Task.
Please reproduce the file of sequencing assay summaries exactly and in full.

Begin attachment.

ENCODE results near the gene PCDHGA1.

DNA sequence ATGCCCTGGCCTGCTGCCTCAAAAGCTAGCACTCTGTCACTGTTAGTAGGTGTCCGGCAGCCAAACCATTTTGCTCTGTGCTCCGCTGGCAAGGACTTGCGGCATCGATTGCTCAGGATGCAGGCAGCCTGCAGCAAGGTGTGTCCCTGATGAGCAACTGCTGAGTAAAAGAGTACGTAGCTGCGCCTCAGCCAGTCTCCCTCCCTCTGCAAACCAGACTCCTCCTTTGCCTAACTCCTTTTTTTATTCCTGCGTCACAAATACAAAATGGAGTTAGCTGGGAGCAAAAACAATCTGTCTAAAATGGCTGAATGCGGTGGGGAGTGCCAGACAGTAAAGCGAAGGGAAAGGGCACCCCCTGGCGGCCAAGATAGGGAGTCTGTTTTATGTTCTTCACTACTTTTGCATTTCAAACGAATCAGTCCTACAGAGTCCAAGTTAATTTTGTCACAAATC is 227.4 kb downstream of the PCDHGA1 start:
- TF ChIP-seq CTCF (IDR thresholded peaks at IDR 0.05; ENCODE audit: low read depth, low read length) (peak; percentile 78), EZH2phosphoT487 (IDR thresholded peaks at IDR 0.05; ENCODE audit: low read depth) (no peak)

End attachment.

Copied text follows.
ENCODE results near the gene PCDHGA1.

DNA sequence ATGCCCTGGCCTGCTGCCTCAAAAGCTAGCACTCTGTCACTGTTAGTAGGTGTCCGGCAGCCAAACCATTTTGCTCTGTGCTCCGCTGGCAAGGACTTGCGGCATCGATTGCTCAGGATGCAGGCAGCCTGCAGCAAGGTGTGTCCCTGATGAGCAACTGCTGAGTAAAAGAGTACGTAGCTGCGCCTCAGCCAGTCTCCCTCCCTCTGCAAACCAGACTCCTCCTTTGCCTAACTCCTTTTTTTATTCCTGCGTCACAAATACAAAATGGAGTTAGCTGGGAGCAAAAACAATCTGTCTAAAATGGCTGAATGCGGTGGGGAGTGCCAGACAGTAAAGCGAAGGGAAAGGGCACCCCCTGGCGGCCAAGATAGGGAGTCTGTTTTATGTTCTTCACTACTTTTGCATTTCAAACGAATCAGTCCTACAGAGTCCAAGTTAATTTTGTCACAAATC is 227.4 kb downstream of the PCDHGA1 start:
- TF ChIP-seq CTCF (IDR thresholded peaks at IDR 0.05; ENCODE audit: low read depth, low read length) (peak; percentile 78), EZH2phosphoT487 (IDR thresholded peaks at IDR 0.05; ENCODE audit: low read depth) (no peak)